Making Behavioral Science Mainstream in our Approach to HIV

December 21st, 2023 | viewpoint


A Village Savings and Loans Association meets in Aduku, Kwania District, Uganda as part of the DREAMS initiative aimed at reaching vulnerable adolescent girls and young women between 10-24 years old with access to a core package of HIV prevention and treatment services.

The beginning of this month marked 40 years of progress in the HIV response. The accomplishments over those years, including advancements in antiretroviral therapy and prevention strategies, have been significant. But challenges persist, particularly in addressing stigma, discrimination, and social inequalities associated with the disease and reaching communities that remain severely affected.

The journal Nature recently published an article by John Nkengasong, Mike Reid, and Ingrid T. Katz that acknowledges the complex interplay of social, cultural, and individual factors in the dynamics of the HIV epidemic. It advocates for an approach that integrates behavioral science into HIV intervention strategies. As the authors state, “Whether in relation to testing, antiretroviral therapy or PrEP and other prevention interventions, incorporating behavioural and social science into the design of health-care programs—and making this incorporation mainstream—will be essential.” The article is a poignant reminder that addressing the social and behavioral aspects of the HIV epidemic is critical to our collective response efforts.

Responding to stigma and discrimination. HIV-associated stigma and discrimination are significant barriers to prevention, testing, and treatment. It is imperative that we recognize and respond to the power dynamics, cultural nuances, and individual beliefs that influence behavior within communities affected by the virus.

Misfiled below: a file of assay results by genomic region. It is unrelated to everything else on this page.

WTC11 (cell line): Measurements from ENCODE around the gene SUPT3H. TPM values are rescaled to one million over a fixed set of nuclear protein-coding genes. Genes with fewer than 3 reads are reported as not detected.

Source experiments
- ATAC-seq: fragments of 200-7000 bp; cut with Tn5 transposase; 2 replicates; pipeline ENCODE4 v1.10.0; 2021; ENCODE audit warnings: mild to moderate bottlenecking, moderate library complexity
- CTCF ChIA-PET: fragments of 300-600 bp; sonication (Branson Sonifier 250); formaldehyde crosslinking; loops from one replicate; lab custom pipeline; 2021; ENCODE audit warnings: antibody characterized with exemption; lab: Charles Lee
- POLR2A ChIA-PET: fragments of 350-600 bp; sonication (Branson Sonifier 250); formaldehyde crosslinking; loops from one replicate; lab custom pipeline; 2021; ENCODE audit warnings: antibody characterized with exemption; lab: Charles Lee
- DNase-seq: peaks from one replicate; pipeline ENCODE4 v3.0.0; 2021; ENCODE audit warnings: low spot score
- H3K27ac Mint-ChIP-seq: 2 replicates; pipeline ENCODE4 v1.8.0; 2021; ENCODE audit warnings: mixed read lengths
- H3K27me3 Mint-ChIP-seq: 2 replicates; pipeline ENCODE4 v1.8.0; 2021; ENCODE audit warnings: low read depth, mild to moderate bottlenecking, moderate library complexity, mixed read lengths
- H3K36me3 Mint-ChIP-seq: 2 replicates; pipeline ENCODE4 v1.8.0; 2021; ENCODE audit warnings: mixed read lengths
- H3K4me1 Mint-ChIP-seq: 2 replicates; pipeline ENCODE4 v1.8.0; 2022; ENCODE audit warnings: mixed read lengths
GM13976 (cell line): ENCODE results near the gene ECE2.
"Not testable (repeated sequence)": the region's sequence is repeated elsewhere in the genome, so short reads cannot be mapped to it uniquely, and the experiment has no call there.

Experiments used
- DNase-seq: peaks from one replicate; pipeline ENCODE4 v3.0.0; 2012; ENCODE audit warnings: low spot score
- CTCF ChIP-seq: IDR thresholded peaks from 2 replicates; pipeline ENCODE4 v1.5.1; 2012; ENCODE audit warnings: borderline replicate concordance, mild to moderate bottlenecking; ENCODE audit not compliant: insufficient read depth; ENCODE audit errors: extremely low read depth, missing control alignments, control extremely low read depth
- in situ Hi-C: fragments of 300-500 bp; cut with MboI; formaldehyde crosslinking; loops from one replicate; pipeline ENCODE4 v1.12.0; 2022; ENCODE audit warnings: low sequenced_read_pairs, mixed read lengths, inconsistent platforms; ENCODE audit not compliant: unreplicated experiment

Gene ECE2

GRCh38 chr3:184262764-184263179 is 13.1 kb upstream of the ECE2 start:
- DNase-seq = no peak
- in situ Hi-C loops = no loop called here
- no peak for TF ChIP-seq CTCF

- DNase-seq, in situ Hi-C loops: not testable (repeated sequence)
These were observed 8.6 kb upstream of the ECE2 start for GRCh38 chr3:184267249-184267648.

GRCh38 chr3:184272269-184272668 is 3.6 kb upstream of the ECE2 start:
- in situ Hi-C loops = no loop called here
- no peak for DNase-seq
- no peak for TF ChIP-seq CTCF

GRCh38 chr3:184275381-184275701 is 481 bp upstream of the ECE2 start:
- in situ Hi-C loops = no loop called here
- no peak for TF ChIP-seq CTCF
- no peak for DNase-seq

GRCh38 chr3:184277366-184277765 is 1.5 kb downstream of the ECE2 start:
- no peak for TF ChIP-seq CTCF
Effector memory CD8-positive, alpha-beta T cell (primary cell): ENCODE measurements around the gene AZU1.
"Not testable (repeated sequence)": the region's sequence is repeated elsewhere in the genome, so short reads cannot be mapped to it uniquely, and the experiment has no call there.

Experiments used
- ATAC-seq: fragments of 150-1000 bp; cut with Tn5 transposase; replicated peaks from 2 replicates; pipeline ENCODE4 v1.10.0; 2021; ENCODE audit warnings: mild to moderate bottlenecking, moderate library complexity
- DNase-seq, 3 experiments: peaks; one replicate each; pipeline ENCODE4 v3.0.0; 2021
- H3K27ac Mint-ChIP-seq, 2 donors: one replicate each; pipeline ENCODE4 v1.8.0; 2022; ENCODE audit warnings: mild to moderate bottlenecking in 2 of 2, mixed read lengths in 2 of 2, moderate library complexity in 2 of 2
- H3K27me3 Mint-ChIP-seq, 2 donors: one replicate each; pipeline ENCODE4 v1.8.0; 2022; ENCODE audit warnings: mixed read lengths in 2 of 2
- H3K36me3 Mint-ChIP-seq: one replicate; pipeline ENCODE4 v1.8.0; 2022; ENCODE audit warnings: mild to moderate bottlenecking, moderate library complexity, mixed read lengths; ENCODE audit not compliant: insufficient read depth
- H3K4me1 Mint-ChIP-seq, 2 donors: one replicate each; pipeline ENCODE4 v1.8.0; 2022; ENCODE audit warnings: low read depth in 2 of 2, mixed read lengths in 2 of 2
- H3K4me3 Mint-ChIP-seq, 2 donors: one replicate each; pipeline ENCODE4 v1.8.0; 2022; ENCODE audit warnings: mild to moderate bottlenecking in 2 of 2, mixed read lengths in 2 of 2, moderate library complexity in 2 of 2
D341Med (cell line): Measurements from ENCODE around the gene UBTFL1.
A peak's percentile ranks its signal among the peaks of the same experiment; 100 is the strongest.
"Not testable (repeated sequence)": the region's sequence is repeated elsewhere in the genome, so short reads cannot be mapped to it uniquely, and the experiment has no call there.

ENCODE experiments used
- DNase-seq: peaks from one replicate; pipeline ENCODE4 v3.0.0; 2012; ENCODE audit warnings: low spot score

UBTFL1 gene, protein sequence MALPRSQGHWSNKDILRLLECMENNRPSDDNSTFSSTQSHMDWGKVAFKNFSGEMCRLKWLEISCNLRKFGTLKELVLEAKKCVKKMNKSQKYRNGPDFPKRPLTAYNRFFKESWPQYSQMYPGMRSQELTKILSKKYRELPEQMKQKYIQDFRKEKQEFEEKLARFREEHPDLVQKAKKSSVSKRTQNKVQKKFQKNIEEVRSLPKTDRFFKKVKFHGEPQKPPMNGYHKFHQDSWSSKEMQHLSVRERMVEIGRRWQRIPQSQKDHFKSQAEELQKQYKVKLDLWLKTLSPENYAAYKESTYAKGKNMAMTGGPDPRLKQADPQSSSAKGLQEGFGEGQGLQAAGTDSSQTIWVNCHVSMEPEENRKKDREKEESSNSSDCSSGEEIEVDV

A recent JSI webinar convened adolescent boys and young men in a discussion about the importance of their involvement in HIV interventions to address social norms that hinder access to health services and perpetuate gender-based violence. Behavioral and social approaches led by those directly affected by social norms are essential to understanding and shifting deeply ingrained beliefs and attitudes within communities.

Remaining culturally sensitive and contextually relevant. Behavioral science provides insights into the diverse cultural contexts, beliefs, and values that influence people’s decisions and actions. It allows us to work with HIV-affected communities to identify and adapt strategies that are appropriate for their culture and context, thereby enhancing effectiveness. As the Nature article points out, this can only be done if “ministries, clinicians, community health workers and HIV activists…participate in the design of programmes that ensure everyone has access to life-long HIV care that is centered around the needs of individuals.”

At the recent International Conference on AIDS and STIs in Africa, JSI hosted the satellite session, “Fostering adolescent and youth health resilience: Engaging diverse populations in HIV programming.” It featured a discussion with young people and their allies on what meaningful engagement really looks like, what enables and hinders a culture that promotes it, and opportunities to deepen this work to improve HIV and health outcomes for young people.

Affecting long-term behavior change. Change is not linear. Understanding the dynamics of behavior change is essential for designing interventions that resonate with individuals over the long term—a critical component in the HIV response. By helping us understand motivating factors, barriers to change, and social contexts, behavioral science principles can guide the development of interventions that are not only effective initially but are capable of fostering enduring behavior change.

As we move into 2024, let us resolve to make behavioral and social science a standard component of our public health toolkit. By embracing a behavioral science lens, we can foster more inclusive, culturally sensitive, and sustainable approaches that accelerate progress toward a world where HIV is no longer a public health threat.

By Adamson Ndhlovu, Melinda McKay, and Lauren Bader

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